For the first time since our Honor system’s inception in 1842, we students have voted to transform our system from single-sanction to multi-sanction, in which sanctions for committing an Honor offense will reflect the severity of the offense and the circumstance of the guilty student in question.
The past years have been a tumultuous time for the Community of Trust. The ideals that are supposed to bind us together - honor, integrity, and respect - were undermined by our isolation from each other, the seemingly growing distrust in each other’s integrity as cheating became more frequent in a virtual setting, and the systemic problems of the institution that was supposed to uphold the Community of Trust. While previous Honor Commitees did their best to right the ship and maintain the course, last year’s historic referendum was 180 years in the making. In an embrace of student self-governance and care for this community, you modified Honor’s single sanction for expulsion to a two-semester leave of absence.
Yet, as your voices indicated in interviews, articles, and conversations following the referenda, this was only another step in Honor's evolution. There was still much to be done to address the history and philosophy of Honor. We had not yet built a system that prioritized amends to the Community of Trust, acknowledges that cases have different levels of significance, and ensures equitable processes. Consequently, on September 12, 2022, the Honor Committee announced its plans to hold a Constitutional Convention and draft a new, multi-sanction Constitution with stakeholders from across Grounds. The successful Constitutional Referendum reflects this collaborative and seminal project.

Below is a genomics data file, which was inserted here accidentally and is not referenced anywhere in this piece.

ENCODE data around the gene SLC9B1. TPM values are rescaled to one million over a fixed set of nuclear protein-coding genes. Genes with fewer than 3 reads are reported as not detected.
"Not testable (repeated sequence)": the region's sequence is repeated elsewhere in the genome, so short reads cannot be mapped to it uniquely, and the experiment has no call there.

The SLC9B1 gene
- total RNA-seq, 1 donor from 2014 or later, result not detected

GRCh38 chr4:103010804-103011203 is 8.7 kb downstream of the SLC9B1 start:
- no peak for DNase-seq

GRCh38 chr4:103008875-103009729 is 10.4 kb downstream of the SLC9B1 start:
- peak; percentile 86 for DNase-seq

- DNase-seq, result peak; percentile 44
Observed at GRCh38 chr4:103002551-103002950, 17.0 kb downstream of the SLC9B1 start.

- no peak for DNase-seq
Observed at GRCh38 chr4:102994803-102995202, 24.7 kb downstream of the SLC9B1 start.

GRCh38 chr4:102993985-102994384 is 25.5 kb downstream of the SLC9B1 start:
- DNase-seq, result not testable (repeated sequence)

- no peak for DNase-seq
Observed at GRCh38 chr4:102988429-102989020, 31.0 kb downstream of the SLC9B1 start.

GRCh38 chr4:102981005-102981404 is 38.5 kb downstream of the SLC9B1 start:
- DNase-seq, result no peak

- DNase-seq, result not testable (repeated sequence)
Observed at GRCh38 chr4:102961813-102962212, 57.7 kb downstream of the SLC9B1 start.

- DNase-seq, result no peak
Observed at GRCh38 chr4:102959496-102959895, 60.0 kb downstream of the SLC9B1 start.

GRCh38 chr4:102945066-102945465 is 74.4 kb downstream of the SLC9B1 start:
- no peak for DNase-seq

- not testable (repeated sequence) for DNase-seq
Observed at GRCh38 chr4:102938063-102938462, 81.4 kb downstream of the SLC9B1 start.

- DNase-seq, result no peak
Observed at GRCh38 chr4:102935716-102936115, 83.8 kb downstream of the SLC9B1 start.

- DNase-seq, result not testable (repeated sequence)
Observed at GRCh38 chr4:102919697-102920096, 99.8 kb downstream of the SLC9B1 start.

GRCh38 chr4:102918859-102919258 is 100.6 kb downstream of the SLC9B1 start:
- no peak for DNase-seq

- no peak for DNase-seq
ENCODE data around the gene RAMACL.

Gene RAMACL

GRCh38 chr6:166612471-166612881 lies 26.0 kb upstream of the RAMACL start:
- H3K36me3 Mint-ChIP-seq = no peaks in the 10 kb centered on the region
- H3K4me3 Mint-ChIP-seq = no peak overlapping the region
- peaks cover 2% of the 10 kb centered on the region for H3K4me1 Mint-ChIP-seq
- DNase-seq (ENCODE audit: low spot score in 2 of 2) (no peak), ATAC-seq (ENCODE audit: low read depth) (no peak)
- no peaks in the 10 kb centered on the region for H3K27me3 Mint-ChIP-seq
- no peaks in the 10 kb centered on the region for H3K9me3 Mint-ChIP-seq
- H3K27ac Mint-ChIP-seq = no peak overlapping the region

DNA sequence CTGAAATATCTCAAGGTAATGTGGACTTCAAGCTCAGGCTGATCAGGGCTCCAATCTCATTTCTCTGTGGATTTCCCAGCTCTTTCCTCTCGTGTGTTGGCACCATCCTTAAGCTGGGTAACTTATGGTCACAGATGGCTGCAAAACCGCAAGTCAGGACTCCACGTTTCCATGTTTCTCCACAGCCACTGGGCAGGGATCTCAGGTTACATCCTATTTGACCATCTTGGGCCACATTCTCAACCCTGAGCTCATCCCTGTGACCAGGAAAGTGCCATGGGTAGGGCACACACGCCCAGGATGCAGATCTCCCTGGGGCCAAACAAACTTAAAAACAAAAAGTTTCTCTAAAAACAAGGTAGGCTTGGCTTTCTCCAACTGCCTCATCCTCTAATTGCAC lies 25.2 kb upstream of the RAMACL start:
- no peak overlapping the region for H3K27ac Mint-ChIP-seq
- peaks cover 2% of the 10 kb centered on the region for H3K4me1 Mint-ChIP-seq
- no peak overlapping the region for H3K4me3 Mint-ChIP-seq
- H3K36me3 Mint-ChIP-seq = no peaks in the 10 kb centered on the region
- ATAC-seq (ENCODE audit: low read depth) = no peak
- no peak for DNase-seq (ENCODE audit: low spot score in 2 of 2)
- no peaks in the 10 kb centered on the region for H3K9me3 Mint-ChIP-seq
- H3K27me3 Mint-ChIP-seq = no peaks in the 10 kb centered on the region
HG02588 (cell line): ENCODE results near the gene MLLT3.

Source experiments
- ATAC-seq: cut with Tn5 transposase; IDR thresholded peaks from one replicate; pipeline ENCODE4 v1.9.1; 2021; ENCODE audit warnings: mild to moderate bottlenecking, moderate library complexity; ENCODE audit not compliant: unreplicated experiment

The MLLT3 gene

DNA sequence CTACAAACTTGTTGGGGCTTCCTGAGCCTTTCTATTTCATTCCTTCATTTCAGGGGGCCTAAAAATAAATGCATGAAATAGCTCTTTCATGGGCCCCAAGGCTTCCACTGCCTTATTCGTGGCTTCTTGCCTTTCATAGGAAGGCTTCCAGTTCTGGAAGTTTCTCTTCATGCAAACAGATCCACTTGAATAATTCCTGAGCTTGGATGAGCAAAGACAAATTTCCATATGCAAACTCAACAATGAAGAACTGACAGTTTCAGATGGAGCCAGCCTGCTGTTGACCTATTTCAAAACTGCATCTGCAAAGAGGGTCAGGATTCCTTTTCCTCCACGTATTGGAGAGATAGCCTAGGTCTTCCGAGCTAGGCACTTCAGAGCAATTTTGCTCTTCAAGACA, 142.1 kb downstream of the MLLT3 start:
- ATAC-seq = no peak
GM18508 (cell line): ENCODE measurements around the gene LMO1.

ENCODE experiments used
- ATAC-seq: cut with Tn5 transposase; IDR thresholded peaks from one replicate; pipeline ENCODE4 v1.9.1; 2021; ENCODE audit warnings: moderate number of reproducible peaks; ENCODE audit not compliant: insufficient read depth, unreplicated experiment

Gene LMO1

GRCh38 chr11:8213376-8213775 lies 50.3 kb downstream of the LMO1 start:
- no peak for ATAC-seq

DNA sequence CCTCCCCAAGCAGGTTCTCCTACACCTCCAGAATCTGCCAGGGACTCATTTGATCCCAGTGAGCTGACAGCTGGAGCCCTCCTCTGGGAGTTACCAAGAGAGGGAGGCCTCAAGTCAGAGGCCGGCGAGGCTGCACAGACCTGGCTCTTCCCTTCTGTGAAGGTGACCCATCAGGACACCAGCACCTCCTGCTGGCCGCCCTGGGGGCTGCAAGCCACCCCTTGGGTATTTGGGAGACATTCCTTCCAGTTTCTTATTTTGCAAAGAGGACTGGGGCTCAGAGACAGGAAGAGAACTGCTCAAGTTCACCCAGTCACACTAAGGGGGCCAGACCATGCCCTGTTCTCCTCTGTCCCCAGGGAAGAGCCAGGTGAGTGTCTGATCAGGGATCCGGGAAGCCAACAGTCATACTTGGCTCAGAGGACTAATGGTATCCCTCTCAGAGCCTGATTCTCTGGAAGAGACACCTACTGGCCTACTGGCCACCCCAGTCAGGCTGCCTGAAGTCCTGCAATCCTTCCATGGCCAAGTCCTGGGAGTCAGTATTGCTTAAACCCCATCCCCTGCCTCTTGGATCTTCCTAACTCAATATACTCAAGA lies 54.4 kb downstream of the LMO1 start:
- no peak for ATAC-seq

Read the full text of the Constitutional Referendum here. Read the Committee's editorial here.
Summary of changes:
- Clarification of the powers of the Honor Committee
- Introduction of the ability to administer a spectrum of appropriate sanctions, including but not limited to: amends, education, and temporary and permanent removal from student status
- Change of Records Policy to comply with new state law
- An increase in the number of SEAS representatives by one seat
- An increase in the number of Vice Chairs; the new seats will create a Vice Chair for the Treasury and a Vice Chair for Sanctions
- Adding the ability for internal officer elections before the term begins
- Introduction of impeachment for Honor Committee Representatives
- Formal recognition of the Code of Ethics
- A change from three-panel types to a mixed panel with a random student majority
- An increase in the number of panelists that must be from the accused student’s school
- A new right to be informed of the vote on guilt before having to argue for Sanction
- A new right to be informed of the Counsel for the Community’s recommended sanctions ahead of the argument
- A new right for guilty students to recommend their own sanction
- A new right to be advised in writing of the decision and reasoning of the Panel for Sanction
- A new right to appeal both the decisions on guilt and sanction
- A change in the voting threshold for Act and Knowledge to three-fourths
- A clarification that Act, Knowledge, and Significance should be voted on separately
- A new rule that four-fifths of the Panel for Sanction must agree on the Sanction
- A new rule regarding what the Panel for Sanction may consider in deciding the sanction
- The introduction of a check by the random student panelists on the Panel for Sanction
- A change in record keeping to stay in line with state law
- A change to allow students taking an Informed Retraction to argue for their own sanction, rather than having a mandatory two-semester leave of absence
- A guarantee that students taking the informed retraction cannot be expelled
- Language clarification
- A change from Honor’s Popular Assembly to an annual event
- The Constitution will take effect July 1, 2023